Former chief rabbi released on bail

Yona Metzger, suspected of stealing donation money, will remain under house arrest and is prohibited from talking to media

Former Ashkenazi chief rabbi of Israel Yona Metzger in Jerusalem, on July 17, 2013. (photo credit: Yonatan Sindel/Flash90)
Former Ashkenazi chief rabbi of Israel Yona Metzger in Jerusalem, on July 17, 2013. (photo credit: Yonatan Sindel/Flash90)

The Rishon Lezion Magistrate’s Court released former chief rabbi Yona Metzger from jail Tuesday on a NIS 1.5 million ($423,000) bond with restrictive conditions.

Metzger will remain under house arrest and is forbidden from talking to the media, leaving the country for the next six months or contacting others involved in the case. He is also required to appear before investigators when he is summoned.

Police arrested the former chief rabbi last week on charges that included fraud, bribery, money laundering, breach of trust, obstruction of justice and witness tampering, after a months-long covert investigation involving its corruption and organized crime department, Unit 433, along with the tax authorities and the Jerusalem district attorney.

According to the allegations, various nonprofit organizations connected with the rabbi during his term in office received millions of shekels in donations, some of which Metzger allegedly siphoned off for his own personal use.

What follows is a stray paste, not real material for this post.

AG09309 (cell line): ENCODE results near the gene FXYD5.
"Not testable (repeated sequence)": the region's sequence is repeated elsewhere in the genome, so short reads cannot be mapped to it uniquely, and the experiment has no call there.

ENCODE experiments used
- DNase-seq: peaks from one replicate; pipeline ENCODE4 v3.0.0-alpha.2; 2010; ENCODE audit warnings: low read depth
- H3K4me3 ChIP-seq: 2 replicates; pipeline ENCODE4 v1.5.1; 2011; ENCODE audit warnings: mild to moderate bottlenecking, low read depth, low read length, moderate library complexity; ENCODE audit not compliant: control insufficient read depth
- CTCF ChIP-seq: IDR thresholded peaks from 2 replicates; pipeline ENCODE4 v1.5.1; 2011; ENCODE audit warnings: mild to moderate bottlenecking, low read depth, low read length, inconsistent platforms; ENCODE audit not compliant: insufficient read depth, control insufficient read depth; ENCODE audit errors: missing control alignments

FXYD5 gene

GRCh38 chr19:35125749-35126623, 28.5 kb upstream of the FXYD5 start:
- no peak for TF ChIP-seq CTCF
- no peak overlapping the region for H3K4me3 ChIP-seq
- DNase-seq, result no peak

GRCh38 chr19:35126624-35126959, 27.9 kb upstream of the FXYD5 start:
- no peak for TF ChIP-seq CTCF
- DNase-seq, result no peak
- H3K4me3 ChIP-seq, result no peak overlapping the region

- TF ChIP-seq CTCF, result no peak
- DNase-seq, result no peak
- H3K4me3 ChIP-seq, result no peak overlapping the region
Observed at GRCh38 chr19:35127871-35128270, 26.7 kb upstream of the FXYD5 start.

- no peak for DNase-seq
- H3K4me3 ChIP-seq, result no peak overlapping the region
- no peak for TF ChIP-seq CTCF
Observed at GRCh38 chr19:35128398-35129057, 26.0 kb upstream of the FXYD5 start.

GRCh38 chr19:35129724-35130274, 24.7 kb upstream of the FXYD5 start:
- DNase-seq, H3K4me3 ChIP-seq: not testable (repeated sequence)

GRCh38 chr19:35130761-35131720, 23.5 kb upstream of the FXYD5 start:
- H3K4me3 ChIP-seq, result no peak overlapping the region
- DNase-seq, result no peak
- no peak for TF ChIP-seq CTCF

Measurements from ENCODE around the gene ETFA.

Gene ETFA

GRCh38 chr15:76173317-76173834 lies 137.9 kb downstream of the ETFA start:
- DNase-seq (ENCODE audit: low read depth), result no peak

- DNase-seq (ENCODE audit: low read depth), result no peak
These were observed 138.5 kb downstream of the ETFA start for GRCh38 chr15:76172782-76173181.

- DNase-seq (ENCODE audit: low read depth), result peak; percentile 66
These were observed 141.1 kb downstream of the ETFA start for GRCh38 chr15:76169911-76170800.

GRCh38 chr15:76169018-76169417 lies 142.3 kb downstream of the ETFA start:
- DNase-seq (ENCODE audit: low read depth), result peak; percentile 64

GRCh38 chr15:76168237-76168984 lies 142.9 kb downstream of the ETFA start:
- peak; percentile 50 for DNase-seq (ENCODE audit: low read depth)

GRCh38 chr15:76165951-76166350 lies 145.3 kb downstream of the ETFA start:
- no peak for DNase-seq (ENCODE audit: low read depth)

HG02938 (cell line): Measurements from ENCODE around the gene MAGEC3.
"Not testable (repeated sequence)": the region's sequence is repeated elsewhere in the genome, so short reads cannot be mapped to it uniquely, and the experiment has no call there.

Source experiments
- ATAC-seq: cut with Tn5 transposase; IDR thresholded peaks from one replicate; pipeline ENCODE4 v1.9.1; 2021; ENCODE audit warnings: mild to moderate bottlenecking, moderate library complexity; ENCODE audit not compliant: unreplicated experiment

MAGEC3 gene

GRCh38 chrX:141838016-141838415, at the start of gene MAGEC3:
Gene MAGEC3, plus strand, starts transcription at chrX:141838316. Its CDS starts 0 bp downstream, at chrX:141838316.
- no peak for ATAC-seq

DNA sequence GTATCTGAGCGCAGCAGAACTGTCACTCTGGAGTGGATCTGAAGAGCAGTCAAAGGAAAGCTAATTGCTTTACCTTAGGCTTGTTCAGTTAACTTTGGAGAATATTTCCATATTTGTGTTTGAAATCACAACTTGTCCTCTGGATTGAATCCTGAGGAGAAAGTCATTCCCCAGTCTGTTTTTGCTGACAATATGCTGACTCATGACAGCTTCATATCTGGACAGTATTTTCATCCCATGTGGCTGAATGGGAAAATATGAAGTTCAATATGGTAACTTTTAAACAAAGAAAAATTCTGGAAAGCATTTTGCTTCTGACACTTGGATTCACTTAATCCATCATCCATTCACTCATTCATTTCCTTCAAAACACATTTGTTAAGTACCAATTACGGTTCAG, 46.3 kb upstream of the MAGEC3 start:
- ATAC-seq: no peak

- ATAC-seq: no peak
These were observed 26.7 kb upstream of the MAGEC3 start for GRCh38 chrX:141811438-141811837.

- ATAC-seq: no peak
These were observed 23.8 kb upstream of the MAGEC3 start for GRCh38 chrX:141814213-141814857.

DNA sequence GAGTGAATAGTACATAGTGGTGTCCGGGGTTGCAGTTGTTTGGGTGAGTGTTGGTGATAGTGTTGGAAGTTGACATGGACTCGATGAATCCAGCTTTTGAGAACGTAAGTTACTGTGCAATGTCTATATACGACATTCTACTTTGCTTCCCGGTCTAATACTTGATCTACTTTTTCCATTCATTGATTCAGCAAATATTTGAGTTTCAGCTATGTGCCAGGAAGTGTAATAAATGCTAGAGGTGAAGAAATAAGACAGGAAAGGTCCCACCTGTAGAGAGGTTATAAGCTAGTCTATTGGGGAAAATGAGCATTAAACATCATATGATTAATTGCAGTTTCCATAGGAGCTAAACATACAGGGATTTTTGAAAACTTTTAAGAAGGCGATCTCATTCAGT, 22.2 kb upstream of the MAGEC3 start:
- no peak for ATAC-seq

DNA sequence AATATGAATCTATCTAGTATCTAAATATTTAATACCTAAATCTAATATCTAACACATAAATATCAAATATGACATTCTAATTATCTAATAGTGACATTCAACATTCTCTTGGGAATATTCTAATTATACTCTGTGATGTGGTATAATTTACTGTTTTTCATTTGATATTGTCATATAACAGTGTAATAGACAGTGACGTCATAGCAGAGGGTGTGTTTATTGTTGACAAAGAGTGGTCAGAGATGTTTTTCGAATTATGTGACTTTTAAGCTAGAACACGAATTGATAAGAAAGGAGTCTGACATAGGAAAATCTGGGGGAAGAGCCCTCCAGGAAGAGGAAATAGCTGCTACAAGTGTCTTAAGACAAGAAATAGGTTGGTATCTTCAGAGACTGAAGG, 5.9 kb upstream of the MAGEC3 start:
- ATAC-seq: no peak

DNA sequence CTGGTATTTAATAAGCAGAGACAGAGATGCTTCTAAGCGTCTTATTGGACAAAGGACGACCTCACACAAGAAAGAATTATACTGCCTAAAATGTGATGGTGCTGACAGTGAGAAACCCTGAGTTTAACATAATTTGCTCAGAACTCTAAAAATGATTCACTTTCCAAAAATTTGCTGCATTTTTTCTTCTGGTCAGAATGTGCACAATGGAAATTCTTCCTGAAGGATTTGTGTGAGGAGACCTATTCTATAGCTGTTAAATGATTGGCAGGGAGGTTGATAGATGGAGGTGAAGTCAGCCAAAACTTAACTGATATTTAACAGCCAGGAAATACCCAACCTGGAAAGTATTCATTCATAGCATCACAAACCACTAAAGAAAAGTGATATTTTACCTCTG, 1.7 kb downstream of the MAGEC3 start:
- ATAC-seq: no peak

In addition, he is suspected of receiving bribes to sway his opinion on matters he attended to in his capacity as chief rabbi.

Police reportedly continued to monitor Metzger following his initial house arrest earlier this year, during which time he allegedly tried to obstruct the investigation against him and tamper with witnesses.

According to an Israel Radio report Thursday, Metzger was recorded offering an unnamed colleague — who has become a state’s witness in the case against the rabbi — cash and an apartment if he did not testify.

The investigation became public in June 2013 when Metzger, who was at the time still the Ashkenazi chief rabbi of Israel, was placed under house arrest. While proclaiming his innocence, Metzger, whose 10-year term as chief rabbi was months away from its conclusion, resigned his position.

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